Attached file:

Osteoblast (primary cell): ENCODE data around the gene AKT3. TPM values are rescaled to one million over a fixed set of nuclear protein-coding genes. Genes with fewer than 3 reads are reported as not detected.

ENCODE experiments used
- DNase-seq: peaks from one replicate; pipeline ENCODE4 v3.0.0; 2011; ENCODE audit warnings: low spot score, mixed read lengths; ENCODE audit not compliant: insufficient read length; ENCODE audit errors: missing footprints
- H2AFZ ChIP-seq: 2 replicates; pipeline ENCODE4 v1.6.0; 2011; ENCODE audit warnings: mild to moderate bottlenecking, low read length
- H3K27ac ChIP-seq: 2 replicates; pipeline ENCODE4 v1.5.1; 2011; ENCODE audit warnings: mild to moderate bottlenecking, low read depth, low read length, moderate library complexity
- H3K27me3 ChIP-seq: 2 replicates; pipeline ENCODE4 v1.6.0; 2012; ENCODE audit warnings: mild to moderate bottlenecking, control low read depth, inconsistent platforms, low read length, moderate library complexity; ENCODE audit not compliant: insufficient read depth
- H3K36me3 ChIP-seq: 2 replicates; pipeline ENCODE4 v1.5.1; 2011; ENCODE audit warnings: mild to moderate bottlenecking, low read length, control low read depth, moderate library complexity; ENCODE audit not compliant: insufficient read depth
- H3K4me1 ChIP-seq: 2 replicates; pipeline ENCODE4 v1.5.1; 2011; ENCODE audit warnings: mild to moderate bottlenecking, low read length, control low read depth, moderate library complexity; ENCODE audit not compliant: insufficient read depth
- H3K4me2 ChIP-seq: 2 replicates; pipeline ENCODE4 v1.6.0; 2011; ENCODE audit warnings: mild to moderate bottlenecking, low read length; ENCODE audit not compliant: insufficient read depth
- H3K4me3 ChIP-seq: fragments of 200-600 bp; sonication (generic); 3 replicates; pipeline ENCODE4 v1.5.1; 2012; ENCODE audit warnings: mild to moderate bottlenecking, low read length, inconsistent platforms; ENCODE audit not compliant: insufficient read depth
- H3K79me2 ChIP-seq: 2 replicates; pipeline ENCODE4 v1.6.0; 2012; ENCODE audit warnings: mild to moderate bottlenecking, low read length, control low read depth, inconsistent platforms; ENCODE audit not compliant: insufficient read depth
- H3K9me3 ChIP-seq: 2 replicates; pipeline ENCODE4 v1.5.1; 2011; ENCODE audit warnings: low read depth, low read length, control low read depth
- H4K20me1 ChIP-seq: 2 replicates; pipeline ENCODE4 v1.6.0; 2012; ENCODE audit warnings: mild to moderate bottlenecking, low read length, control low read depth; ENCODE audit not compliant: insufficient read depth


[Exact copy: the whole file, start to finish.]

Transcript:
Osteoblast (primary cell): ENCODE data around the gene AKT3. TPM values are rescaled to one million over a fixed set of nuclear protein-coding genes. Genes with fewer than 3 reads are reported as not detected.

ENCODE experiments used
- DNase-seq: peaks from one replicate; pipeline ENCODE4 v3.0.0; 2011; ENCODE audit warnings: low spot score, mixed read lengths; ENCODE audit not compliant: insufficient read length; ENCODE audit errors: missing footprints
- H2AFZ ChIP-seq: 2 replicates; pipeline ENCODE4 v1.6.0; 2011; ENCODE audit warnings: mild to moderate bottlenecking, low read length
- H3K27ac ChIP-seq: 2 replicates; pipeline ENCODE4 v1.5.1; 2011; ENCODE audit warnings: mild to moderate bottlenecking, low read depth, low read length, moderate library complexity
- H3K27me3 ChIP-seq: 2 replicates; pipeline ENCODE4 v1.6.0; 2012; ENCODE audit warnings: mild to moderate bottlenecking, control low read depth, inconsistent platforms, low read length, moderate library complexity; ENCODE audit not compliant: insufficient read depth
- H3K36me3 ChIP-seq: 2 replicates; pipeline ENCODE4 v1.5.1; 2011; ENCODE audit warnings: mild to moderate bottlenecking, low read length, control low read depth, moderate library complexity; ENCODE audit not compliant: insufficient read depth
- H3K4me1 ChIP-seq: 2 replicates; pipeline ENCODE4 v1.5.1; 2011; ENCODE audit warnings: mild to moderate bottlenecking, low read length, control low read depth, moderate library complexity; ENCODE audit not compliant: insufficient read depth
- H3K4me2 ChIP-seq: 2 replicates; pipeline ENCODE4 v1.6.0; 2011; ENCODE audit warnings: mild to moderate bottlenecking, low read length; ENCODE audit not compliant: insufficient read depth
- H3K4me3 ChIP-seq: fragments of 200-600 bp; sonication (generic); 3 replicates; pipeline ENCODE4 v1.5.1; 2012; ENCODE audit warnings: mild to moderate bottlenecking, low read length, inconsistent platforms; ENCODE audit not compliant: insufficient read depth
- H3K79me2 ChIP-seq: 2 replicates; pipeline ENCODE4 v1.6.0; 2012; ENCODE audit warnings: mild to moderate bottlenecking, low read length, control low read depth, inconsistent platforms; ENCODE audit not compliant: insufficient read depth
- H3K9me3 ChIP-seq: 2 replicates; pipeline ENCODE4 v1.5.1; 2011; ENCODE audit warnings: low read depth, low read length, control low read depth
- H4K20me1 ChIP-seq: 2 replicates; pipeline ENCODE4 v1.6.0; 2012; ENCODE audit warnings: mild to moderate bottlenecking, low read length, control low read depth; ENCODE audit not compliant: insufficient read depth